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Life’s Journeys According to Mister Rogers


It’s fitting that Joanne Rogers, Fred Roger’s wife, would open Life’s Journeys According to Mister Rogers.  Written in 2005, two years after Fred’s death and using his quotes, the book pays homage to his wisdom.  However, It’s Joanne’s wisdom and peace that is striking.  “When the day turns into night, / And you are way beyond my sight, / I think of you.”  As openings go, it’s powerful.  It sets the tone for a journey through Fred’s beliefs and his view of life.

Fascinating Journeys

One of the resounding thoughts that comes across, both here and in other works written about Rogers, is that he was always interested in others and trying to connect.  (See The Good Neighbor, The Simple Faith of Mister Rogers, and The Mister Rogers Effect for other works on Rogers.)  Rogers didn’t need a guide like James Spradley wrote in The Ethnographic Interview; he naturally looked for ways to learn about other people.  His heart seemed to have room for everyone.  Despite keeping 80 hour weeks during production season, he’d find ways to listen to anyone who he ran into – especially children.

Mentionable and Manageable

They’re the words that Rogers used in a famous congressional testimony before Senator Pastore.  He felt that emotions should be mentionable, and through that, they’d become more manageable.  He was chided for his “touchy-feely” approach.  He was teaching social-emotional learning well before it was fashionable.  Somehow, he knew that the development of a child into an adult required learning how to work with emotions.

Gentle Roots

We are too often not gentle with ourselves.  We rush through our days criticizing what we didn’t get done, what we don’t know, and how we could have – or should have – done better.  However, if we want to discover who we really are, we need to get to the roots, and roots are fragile things that need to be treated gently.  They’re the place from which we pull our nutrition and strength.  Without them, we’ll be left adrift in the journey of life.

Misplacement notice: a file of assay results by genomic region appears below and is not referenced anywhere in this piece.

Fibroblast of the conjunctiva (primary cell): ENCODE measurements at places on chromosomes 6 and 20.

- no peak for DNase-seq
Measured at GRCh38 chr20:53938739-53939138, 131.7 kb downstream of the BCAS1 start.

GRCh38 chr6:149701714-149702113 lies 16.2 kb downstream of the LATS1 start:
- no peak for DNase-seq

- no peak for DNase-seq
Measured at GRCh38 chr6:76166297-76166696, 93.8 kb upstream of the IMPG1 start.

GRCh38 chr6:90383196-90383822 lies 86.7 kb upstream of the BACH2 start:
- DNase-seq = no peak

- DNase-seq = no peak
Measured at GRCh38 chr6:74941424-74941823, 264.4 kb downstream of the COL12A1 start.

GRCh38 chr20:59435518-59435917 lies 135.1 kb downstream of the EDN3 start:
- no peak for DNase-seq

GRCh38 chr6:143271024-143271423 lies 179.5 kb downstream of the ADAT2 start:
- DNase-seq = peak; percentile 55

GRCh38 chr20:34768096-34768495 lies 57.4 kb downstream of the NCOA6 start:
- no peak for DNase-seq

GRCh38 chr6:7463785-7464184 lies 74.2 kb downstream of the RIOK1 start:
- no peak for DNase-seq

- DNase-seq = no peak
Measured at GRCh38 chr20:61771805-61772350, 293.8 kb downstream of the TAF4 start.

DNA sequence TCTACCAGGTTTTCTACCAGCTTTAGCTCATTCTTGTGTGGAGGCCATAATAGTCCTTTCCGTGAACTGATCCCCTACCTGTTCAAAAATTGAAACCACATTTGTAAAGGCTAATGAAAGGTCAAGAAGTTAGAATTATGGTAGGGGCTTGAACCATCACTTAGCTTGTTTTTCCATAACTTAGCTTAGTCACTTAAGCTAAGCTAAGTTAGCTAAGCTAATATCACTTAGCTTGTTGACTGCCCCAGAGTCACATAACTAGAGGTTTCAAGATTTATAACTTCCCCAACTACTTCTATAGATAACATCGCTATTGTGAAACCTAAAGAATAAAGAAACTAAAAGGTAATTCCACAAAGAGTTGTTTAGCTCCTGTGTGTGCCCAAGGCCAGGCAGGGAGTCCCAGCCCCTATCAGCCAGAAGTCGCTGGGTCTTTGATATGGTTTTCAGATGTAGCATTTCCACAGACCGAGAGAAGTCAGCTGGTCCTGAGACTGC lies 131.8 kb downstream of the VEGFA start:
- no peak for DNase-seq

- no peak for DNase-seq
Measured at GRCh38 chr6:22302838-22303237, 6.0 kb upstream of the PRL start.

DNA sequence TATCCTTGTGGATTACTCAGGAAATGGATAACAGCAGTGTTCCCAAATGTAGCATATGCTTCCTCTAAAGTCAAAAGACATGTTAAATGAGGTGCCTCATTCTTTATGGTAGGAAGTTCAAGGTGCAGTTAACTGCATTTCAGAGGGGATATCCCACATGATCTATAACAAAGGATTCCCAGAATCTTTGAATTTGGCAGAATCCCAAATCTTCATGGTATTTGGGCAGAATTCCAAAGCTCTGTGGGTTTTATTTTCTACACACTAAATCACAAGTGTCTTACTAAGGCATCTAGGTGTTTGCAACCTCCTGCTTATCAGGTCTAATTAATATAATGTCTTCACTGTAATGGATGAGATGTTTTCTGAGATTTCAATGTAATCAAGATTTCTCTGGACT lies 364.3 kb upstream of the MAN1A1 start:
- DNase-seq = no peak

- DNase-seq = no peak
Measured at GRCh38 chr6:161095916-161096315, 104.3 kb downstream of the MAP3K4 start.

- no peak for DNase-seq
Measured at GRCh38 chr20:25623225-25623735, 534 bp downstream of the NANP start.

You Contains Multitudes

It was Walt Wittman who wrote, “Do I contradict myself? / Very well then, I contradict myself, / (I am large, I contain multitudes.)”  However, it speaks to Rogers’ perspective that you shouldn’t let any one thing define you.  You’re not your job description, the awards you’ve received, or even the things you’ve done.  You are unique and special “just the way you are.”  It’s too easy to simplify ourselves to the trivial and meaningless things that exist in life and, in doing so, ignore the special, unique person inside of each of us.

Pulling Away

Rogers’ son, Jim, for a time stopped talking to his parents.  Rogers commented, “the different generations within a family may have to pull apart for a while for each to find its own healthy identity.”  I don’t know that it was his recollection of the story of the prodigal son or a wisdom that his son would likely return.  It doesn’t minimize the pain that he and Joanne felt at the distance – but it affirms the need for individualization, as Erik Erikson discovered (see Childhood and Society).  Rogers and Erikson were well acquainted through work at the Arsenal Nursery School.  It would have been hard to grow up with someone so revered as Rogers as a father.  Either way, it just shows that there are reasons for temporary estrangement in every family.  (See Fault Lines.)

Speaking and Listening

“We speak with more than our mouths.  We listen with more than our ears.”  We speak louder with our actions.  There are numerous accounts of Rogers taking time that he didn’t have to make phone calls, respond to letters, or generally connect with those who were kind enough to reach out to him.  Our actions speak volumes.  (See also Heroic Leadership.)

Listening goes beyond the simple conversion of air pressure waves into electrical impulses in the brain.  Hearing and listening aren’t synonymous.  Listening involves an intent to understand what is being said, to compare it to what we know, and, most importantly, to be curious.


This book was assembled after Rogers’ transition to death.  While death has a special level of grief associated with it, every transition has loss and grief.  (See Managing Transitions for more.)  Rogers knew that there is a final transition at the end of his life’s journey.  There’s a peace in understanding Life’s Journeys According to Mister Rogers.